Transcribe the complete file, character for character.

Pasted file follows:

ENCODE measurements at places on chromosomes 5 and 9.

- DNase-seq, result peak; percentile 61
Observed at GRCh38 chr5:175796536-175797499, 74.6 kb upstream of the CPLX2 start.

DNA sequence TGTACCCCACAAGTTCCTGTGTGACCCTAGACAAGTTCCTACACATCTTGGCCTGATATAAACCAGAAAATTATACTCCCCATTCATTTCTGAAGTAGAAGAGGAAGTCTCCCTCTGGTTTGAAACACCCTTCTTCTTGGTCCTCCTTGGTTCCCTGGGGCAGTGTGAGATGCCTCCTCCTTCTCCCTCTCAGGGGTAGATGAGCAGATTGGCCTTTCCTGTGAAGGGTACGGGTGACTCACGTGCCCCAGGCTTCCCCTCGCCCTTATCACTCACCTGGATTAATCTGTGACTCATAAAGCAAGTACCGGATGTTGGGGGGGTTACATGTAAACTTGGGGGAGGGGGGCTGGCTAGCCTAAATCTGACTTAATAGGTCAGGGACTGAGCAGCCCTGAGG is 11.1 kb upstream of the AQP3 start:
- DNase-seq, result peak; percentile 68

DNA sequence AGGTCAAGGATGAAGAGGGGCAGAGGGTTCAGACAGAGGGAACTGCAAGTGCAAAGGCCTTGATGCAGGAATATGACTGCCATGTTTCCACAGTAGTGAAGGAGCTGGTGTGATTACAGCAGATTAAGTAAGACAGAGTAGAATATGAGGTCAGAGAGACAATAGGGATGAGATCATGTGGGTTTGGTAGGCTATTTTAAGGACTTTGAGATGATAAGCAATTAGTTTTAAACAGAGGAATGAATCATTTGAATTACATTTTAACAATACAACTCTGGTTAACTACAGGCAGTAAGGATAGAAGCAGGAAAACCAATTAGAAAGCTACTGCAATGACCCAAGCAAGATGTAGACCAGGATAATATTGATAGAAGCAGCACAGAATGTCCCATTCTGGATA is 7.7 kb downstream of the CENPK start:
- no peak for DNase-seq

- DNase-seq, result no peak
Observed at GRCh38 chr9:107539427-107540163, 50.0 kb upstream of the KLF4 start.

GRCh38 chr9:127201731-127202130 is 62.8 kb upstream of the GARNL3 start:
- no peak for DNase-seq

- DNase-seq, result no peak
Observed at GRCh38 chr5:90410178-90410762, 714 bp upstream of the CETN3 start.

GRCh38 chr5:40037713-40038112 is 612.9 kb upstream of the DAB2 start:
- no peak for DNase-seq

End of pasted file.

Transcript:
ENCODE measurements at places on chromosomes 5 and 9.

- DNase-seq, result peak; percentile 61
Observed at GRCh38 chr5:175796536-175797499, 74.6 kb upstream of the CPLX2 start.

DNA sequence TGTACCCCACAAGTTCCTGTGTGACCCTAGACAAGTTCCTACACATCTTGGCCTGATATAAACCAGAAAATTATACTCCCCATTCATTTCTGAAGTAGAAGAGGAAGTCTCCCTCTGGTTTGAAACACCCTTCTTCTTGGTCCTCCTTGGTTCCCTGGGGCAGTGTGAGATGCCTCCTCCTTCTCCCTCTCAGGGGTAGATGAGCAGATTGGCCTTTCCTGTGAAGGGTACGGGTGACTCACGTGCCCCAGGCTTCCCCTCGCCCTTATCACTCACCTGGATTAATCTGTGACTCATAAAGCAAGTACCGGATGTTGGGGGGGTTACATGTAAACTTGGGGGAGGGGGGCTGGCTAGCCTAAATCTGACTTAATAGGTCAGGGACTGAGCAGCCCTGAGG is 11.1 kb upstream of the AQP3 start:
- DNase-seq, result peak; percentile 68

DNA sequence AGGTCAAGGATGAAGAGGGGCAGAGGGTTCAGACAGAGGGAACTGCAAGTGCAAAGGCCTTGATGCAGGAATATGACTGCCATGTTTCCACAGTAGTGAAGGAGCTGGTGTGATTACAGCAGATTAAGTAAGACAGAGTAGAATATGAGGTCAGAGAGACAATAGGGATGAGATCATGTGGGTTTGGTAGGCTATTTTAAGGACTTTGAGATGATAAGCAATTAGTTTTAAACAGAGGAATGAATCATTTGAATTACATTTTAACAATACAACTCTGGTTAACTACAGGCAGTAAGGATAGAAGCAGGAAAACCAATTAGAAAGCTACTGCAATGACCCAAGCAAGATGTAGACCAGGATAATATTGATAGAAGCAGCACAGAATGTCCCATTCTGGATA is 7.7 kb downstream of the CENPK start:
- no peak for DNase-seq

- DNase-seq, result no peak
Observed at GRCh38 chr9:107539427-107540163, 50.0 kb upstream of the KLF4 start.

GRCh38 chr9:127201731-127202130 is 62.8 kb upstream of the GARNL3 start:
- no peak for DNase-seq

- DNase-seq, result no peak
Observed at GRCh38 chr5:90410178-90410762, 714 bp upstream of the CETN3 start.

GRCh38 chr5:40037713-40038112 is 612.9 kb upstream of the DAB2 start:
- no peak for DNase-seq